Structural and Functional Characterization of Human Iba Proteins.Schulze, J.O., Quedenau, C., Roske, Y., Adam, T., Schuler, H., Behlke, J., Turnbull, A.P., Sievert, V., Scheich, C., Mueller, U., Heinemann, U., Bussow, K.
(2008) FEBS J. 275: 4627
- PubMed: 18699778
- DOI: 10.1111/j.1742-4658.2008.06605.x
- Primary Citation of Related Structures:
- PubMed Abstract:
Iba2 is a homolog of ionized calcium-binding adapter molecule 1 (Iba1), a 17-kDa protein that binds and cross-links filamentous actin (F-actin) and localizes to membrane ruffles and phagocytic cups. Here, we present the crystal structure of human Iba ...
Iba2 is a homolog of ionized calcium-binding adapter molecule 1 (Iba1), a 17-kDa protein that binds and cross-links filamentous actin (F-actin) and localizes to membrane ruffles and phagocytic cups. Here, we present the crystal structure of human Iba2 and its homodimerization properties, F-actin cross-linking activity, cellular localization and recruitment upon bacterial invasion in comparison with Iba1. The Iba2 structure comprises two central EF-hand motifs lacking bound Ca2+. Iba2 crystallized as a homodimer stabilized by a disulfide bridge and zinc ions. Analytical ultracentrifugation revealed a different mode of dimerization under reducing conditions that was independent of Ca2+. Furthermore, no binding of Ca2+ up to 0.1 mM was detected by equilibrium dialysis. Correspondingly, Iba EF-hand motifs lack residues essential for strong Ca2+ coordination. Sedimentation experiments and microscopy detected pronounced, indistinguishable F-actin binding and cross-linking activity of Iba1 and Iba2 with induction of F-actin bundles. Fluorescent Iba fusion proteins were expressed in HeLa cells and co-localized with F-actin. Iba1 was recruited into cellular projections to a larger extent than Iba2. Additionally, we studied Iba recruitment in a Shigella invasion model that induces cytoskeletal rearrangements. Both proteins were recruited into the bacterial invasion zone and Iba1 was again concentrated slightly higher in the cellular extensions.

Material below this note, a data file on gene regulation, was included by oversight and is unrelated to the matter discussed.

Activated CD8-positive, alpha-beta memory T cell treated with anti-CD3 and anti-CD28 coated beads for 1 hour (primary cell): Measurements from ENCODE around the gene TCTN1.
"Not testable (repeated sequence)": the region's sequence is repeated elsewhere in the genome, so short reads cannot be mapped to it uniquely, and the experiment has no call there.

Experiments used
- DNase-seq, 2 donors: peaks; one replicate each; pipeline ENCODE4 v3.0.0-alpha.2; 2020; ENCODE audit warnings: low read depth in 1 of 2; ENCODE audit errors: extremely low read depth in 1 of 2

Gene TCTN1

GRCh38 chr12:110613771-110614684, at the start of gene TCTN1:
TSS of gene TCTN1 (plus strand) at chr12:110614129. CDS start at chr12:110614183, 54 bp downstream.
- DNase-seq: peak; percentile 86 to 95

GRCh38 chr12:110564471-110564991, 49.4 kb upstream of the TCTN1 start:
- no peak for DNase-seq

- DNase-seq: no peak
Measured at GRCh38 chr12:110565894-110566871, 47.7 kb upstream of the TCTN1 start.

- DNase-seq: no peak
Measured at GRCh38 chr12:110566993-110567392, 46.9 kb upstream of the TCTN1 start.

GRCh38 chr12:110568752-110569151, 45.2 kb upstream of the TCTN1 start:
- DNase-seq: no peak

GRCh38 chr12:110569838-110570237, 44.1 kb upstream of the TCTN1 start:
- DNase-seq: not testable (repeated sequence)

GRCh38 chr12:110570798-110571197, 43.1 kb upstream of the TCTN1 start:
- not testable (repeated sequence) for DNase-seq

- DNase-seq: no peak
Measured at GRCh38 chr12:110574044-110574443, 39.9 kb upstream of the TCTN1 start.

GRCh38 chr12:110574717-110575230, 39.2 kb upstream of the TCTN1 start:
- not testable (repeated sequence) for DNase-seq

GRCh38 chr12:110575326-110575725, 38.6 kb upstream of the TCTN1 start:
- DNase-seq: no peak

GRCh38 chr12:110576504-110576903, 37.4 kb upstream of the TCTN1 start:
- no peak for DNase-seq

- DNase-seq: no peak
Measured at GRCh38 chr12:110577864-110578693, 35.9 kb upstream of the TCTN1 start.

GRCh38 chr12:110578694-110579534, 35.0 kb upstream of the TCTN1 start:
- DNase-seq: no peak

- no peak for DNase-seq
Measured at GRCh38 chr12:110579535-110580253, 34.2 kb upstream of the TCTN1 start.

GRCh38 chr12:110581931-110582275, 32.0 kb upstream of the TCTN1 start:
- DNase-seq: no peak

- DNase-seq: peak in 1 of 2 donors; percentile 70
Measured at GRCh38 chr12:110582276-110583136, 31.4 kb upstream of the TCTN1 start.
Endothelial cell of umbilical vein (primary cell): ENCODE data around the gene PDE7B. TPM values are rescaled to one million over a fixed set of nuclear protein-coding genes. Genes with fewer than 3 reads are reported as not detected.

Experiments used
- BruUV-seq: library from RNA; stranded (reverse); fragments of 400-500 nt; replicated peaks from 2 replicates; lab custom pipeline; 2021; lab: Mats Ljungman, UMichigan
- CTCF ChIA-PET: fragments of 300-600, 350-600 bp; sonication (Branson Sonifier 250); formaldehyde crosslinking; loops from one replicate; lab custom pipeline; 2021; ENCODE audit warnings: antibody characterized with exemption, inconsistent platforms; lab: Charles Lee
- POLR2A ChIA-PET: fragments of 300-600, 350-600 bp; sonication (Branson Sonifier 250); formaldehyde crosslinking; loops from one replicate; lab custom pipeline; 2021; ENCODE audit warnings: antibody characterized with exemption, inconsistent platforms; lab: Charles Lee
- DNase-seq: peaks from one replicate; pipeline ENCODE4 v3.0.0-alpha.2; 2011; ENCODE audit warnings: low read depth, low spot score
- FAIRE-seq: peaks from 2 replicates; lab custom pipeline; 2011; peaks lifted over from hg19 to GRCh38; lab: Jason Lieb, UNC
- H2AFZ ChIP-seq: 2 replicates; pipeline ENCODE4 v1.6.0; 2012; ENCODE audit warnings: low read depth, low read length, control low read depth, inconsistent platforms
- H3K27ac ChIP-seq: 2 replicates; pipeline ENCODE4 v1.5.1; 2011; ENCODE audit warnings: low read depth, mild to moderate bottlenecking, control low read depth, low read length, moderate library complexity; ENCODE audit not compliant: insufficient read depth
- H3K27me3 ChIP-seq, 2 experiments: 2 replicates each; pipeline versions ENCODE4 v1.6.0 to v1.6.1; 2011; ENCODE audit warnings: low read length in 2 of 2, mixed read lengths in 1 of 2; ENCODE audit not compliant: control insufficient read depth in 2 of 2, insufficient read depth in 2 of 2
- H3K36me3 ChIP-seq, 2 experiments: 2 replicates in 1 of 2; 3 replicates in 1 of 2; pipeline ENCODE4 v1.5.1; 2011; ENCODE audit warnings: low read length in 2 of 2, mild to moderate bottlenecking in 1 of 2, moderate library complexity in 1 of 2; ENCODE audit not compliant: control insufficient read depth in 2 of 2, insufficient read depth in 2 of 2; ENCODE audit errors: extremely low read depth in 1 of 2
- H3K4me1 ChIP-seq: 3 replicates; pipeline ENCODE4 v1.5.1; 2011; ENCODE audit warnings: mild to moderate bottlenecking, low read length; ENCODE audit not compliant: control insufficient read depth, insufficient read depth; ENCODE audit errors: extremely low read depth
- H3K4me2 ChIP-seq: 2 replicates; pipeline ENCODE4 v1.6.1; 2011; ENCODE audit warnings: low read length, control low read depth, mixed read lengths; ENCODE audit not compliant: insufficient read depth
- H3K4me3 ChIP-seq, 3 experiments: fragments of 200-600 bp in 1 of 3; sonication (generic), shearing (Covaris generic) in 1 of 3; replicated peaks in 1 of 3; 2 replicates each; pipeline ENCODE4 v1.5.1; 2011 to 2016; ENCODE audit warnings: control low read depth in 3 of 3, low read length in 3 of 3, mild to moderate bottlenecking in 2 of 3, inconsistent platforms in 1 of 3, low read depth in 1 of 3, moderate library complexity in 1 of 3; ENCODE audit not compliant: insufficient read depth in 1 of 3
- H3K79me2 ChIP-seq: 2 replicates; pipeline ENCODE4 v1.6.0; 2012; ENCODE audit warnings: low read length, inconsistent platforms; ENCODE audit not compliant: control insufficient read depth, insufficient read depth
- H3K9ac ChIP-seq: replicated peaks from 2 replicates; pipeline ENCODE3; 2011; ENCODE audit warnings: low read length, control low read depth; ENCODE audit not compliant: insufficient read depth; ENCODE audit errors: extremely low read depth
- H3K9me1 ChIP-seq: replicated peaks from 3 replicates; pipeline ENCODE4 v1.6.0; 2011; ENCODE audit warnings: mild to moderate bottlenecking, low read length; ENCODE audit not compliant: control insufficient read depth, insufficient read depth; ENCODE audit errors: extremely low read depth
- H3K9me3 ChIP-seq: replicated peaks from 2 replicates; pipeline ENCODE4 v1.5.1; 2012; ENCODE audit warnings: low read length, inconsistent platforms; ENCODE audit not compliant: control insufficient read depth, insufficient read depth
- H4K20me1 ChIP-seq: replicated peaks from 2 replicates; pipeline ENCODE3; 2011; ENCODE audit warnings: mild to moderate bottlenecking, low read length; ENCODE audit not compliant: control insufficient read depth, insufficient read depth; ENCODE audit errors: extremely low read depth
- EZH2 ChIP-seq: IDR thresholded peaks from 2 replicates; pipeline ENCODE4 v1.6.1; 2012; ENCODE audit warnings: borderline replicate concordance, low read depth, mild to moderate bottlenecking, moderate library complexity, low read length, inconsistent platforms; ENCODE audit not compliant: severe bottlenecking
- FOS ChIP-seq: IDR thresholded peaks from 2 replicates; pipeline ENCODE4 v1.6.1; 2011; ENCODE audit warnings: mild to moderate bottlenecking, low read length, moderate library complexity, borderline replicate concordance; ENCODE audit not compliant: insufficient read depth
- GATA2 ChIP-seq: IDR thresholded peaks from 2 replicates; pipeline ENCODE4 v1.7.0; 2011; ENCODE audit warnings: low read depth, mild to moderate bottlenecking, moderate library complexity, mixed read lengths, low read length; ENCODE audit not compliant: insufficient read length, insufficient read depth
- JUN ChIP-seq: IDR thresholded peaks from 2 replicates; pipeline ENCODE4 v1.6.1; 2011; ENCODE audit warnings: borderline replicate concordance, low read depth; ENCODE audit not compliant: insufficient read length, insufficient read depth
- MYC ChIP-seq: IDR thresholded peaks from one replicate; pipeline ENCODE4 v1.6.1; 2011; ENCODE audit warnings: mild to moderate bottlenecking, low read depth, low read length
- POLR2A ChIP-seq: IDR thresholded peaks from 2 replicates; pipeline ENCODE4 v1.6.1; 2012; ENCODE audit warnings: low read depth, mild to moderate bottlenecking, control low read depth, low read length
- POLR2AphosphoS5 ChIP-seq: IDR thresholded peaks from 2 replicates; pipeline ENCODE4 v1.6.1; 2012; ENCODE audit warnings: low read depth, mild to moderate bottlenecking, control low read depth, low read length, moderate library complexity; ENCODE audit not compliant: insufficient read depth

Max Delbrück Center for Molecular Medicine, Berlin, Germany.